A newspaper article last year stated that a minister told Sen. John McCain that unless he supported a presidential proposal allowing torture, McCain would not receive the evangelical vote in his pursuit to become president in 2008.
When the followers of one who said, “Do unto others as you would have them do to you,” call national leaders to support the worst kind of cruelty, people who have never read the Gospel could think that God condones torture. There is a great disconnect between many who call themselves followers of God and the God revealed by Jesus in his life and teaching. <?xml:namespace prefix = o ns = “urn:schemas-microsoft-com:office:office” />
The life and teachings of Jesus have nothing to do with the myth of redemptive violence, which is the dominant philosophy directing much of our national behavior. Movies, television programs, Fourth of July celebrations and even history taught in grade schools are filled with the glorification and absolute necessity of redemptive violence.
Old cowboy movies were adept at portraying good verses evil. The bad guys wore dark clothes, and sinister music played when they appeared on screen. The hero, wearing a white hat and accompanied by uplifting music, inevitably killed the bad guys so that the world of cowboy movies might be redeemed and made safe for innocent women and children. Indians were often seen as “evil ones” who had to die; however, true historical records indicate that they were more often the innocent victims of violence.
Charles Bronson, John Wayne and Sly Stallone (Rambo movies) all made millions selling the idea of redemptive violence. Their characters are introduced as nice, reasonable people who are finally left with no other option than killing the evil persons who threaten and cause them or their community pain.
This philosophy of redemptive violence was taught in every available media, and anyone daring to disagree with its premises was ridiculed and made to seem less than bright and even unreligious.
Our history classes taught us that <?xml:namespace prefix = st1 ns = “urn:schemas-microsoft-com:office:smarttags” />America was always right and always victorious and that her enemies were always wrong; heroic American soldiers could redeem the world only by their necessary killing of the bad guys.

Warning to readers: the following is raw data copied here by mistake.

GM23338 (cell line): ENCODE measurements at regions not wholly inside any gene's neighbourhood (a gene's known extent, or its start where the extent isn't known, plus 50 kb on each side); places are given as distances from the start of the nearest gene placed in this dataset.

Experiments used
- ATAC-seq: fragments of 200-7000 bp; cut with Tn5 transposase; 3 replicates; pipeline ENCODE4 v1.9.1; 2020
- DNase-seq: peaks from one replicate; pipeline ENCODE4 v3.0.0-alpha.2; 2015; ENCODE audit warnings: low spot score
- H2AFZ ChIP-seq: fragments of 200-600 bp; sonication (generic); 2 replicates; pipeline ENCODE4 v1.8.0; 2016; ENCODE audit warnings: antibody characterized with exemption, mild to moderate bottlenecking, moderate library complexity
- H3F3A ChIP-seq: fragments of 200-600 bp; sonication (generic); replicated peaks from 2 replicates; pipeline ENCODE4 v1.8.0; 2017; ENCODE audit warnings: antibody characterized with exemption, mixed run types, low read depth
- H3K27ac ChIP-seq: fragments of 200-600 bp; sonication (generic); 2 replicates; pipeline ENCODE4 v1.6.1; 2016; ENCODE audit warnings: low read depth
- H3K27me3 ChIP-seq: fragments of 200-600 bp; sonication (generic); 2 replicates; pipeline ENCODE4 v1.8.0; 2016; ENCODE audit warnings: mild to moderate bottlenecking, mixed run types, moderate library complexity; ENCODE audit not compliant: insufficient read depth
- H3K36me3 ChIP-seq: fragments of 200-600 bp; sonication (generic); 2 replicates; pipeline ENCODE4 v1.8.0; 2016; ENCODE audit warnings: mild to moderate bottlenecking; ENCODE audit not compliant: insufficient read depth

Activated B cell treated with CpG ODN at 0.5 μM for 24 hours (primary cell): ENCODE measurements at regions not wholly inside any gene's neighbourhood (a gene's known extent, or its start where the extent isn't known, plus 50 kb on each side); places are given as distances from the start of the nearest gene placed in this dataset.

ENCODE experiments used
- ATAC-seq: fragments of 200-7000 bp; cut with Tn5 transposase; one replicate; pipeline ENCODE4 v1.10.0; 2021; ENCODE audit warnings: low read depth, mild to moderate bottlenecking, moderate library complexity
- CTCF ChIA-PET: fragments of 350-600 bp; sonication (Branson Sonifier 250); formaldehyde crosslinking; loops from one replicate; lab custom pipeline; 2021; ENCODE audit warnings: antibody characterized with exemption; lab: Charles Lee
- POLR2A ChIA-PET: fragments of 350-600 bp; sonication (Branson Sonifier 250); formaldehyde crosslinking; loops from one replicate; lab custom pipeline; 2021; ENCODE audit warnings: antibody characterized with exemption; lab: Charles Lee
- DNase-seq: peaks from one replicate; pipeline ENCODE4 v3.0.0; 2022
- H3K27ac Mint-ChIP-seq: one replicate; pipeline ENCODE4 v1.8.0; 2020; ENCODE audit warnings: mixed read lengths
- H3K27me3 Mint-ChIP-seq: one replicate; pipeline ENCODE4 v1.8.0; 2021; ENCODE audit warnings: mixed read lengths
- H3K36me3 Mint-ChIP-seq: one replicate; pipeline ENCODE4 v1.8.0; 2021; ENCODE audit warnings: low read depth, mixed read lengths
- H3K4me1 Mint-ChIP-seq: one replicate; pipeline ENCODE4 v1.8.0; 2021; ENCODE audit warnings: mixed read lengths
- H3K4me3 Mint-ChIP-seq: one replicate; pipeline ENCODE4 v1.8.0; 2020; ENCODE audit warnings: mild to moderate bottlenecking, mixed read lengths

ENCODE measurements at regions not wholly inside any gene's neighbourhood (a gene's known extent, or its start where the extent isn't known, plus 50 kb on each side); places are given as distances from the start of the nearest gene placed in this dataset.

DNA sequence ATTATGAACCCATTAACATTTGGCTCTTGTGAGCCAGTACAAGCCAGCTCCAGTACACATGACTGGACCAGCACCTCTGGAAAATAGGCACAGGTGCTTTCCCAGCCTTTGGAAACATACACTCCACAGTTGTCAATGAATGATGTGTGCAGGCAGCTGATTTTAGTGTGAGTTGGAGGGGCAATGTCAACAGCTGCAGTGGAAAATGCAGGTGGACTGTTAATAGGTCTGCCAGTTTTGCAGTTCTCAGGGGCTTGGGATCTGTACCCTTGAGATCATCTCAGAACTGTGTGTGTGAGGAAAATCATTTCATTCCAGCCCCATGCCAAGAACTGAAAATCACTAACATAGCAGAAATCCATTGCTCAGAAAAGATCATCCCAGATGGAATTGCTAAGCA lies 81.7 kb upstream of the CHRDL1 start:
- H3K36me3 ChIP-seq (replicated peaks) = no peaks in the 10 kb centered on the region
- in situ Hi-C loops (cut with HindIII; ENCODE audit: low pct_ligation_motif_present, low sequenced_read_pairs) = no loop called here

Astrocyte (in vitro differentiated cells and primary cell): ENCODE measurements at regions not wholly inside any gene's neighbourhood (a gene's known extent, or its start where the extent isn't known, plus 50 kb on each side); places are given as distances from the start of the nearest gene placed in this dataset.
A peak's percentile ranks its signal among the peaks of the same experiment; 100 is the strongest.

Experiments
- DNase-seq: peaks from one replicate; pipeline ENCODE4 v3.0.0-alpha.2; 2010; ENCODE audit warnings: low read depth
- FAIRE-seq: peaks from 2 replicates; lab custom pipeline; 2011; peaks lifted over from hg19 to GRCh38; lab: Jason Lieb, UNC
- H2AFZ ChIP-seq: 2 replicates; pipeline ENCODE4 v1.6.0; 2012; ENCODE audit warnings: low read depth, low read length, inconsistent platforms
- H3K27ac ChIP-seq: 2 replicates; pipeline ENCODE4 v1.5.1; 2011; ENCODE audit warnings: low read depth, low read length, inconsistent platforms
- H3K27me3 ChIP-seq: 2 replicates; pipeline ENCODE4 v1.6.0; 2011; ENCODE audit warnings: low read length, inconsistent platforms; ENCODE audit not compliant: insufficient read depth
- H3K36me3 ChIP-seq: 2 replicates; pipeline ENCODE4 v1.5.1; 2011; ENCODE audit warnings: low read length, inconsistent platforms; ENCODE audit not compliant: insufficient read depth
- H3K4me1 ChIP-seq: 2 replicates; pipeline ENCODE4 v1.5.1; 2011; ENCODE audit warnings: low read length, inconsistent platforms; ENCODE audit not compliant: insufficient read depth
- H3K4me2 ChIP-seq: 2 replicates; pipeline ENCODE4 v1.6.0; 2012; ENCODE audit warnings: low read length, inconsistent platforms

As a youth and young adult, I was as strong an adherent of this system as anyone–I could think of no alternative to it.
In college history courses I learned that the first war lost by the U.S. was the War of 1812, and at that very time we were losing the Vietnam War. Most people would now agree that the Vietnam War was a real mistake that killed 60,000 Americans and several million Southeast Asians.
A majority of Americans believe that the present war in Iraq is a mistake and, like all such applications of redemptive violence, an immensely costly mistake with consequences that will be paid for many years to come.
When I became more interested in my faith and daily studied the sayings of Jesus, I quickly came to the conclusion that the precepts of redemptive violence were as alien to the speech of Jesus as any system could be. Jesus saves by absorbing violence.
Jesus says: “You have heard that it was said, ‘You shall love your neighbor and hate your enemy.’ But I say to you, love your enemies and pray for those who persecute you, so that you may be children of your Father in heaven; for he makes his sun rise on the evil and on the good, and sends rain on the righteous and on the unrighteous.” Matthew 5:43-45 (NRSV) He warns that, “…all who take the sword will perish by the sword.” Matthew 26:52 (NRSV) When Jesus tells the story of the Good Samaritan, he says that your enemy may be the only way for you to escape the ditch.
Redemptive violence is the most foolish of philosophies, because it ultimately fails to bring any kind of meaningful resolution to the problems of our world. Everyone believes they are in the right and their enemies are wrong, and when weapons on both sides tear the flesh and bone of God’s children, it is impossible to tell which side is most evil.
Tony Campolo tells the story of a young man at an Air Force recruitment center trying to decide whether he is a conscientious objector. The young man said, “If I am flying a bomber over a target and I pray, “Jesus, is it your will that I drop bombs on these people…” The Captain interrupted, “That is enough of this; everyone knows that Jesus wouldn’t drop bombs on people.”
The church that proclaims “Jesus is Lord” should know this, too.
Larry Wilson is pastor of First Baptist Church in Biscoe, N.C.